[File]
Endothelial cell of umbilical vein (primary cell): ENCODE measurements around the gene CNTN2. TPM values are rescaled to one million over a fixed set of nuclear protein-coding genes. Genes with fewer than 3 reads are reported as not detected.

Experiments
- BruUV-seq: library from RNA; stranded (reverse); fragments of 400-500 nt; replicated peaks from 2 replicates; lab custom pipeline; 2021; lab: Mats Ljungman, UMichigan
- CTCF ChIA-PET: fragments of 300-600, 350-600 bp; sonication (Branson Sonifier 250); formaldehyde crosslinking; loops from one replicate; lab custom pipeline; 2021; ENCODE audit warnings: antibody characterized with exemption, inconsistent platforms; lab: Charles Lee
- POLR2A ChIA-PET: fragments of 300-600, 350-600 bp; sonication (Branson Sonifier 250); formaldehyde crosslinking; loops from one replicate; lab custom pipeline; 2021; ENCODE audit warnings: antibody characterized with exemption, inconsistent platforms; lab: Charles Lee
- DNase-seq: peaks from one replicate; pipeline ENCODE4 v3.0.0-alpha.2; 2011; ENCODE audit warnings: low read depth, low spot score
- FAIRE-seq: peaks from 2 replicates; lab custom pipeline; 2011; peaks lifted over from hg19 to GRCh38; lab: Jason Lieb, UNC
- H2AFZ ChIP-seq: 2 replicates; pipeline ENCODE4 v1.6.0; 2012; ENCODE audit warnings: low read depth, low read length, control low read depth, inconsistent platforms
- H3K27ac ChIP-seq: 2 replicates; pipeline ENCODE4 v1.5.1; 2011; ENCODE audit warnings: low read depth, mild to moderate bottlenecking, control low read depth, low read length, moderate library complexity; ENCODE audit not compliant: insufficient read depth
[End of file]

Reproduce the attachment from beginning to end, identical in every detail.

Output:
Endothelial cell of umbilical vein (primary cell): ENCODE measurements around the gene CNTN2. TPM values are rescaled to one million over a fixed set of nuclear protein-coding genes. Genes with fewer than 3 reads are reported as not detected.

Experiments
- BruUV-seq: library from RNA; stranded (reverse); fragments of 400-500 nt; replicated peaks from 2 replicates; lab custom pipeline; 2021; lab: Mats Ljungman, UMichigan
- CTCF ChIA-PET: fragments of 300-600, 350-600 bp; sonication (Branson Sonifier 250); formaldehyde crosslinking; loops from one replicate; lab custom pipeline; 2021; ENCODE audit warnings: antibody characterized with exemption, inconsistent platforms; lab: Charles Lee
- POLR2A ChIA-PET: fragments of 300-600, 350-600 bp; sonication (Branson Sonifier 250); formaldehyde crosslinking; loops from one replicate; lab custom pipeline; 2021; ENCODE audit warnings: antibody characterized with exemption, inconsistent platforms; lab: Charles Lee
- DNase-seq: peaks from one replicate; pipeline ENCODE4 v3.0.0-alpha.2; 2011; ENCODE audit warnings: low read depth, low spot score
- FAIRE-seq: peaks from 2 replicates; lab custom pipeline; 2011; peaks lifted over from hg19 to GRCh38; lab: Jason Lieb, UNC
- H2AFZ ChIP-seq: 2 replicates; pipeline ENCODE4 v1.6.0; 2012; ENCODE audit warnings: low read depth, low read length, control low read depth, inconsistent platforms
- H3K27ac ChIP-seq: 2 replicates; pipeline ENCODE4 v1.5.1; 2011; ENCODE audit warnings: low read depth, mild to moderate bottlenecking, control low read depth, low read length, moderate library complexity; ENCODE audit not compliant: insufficient read depth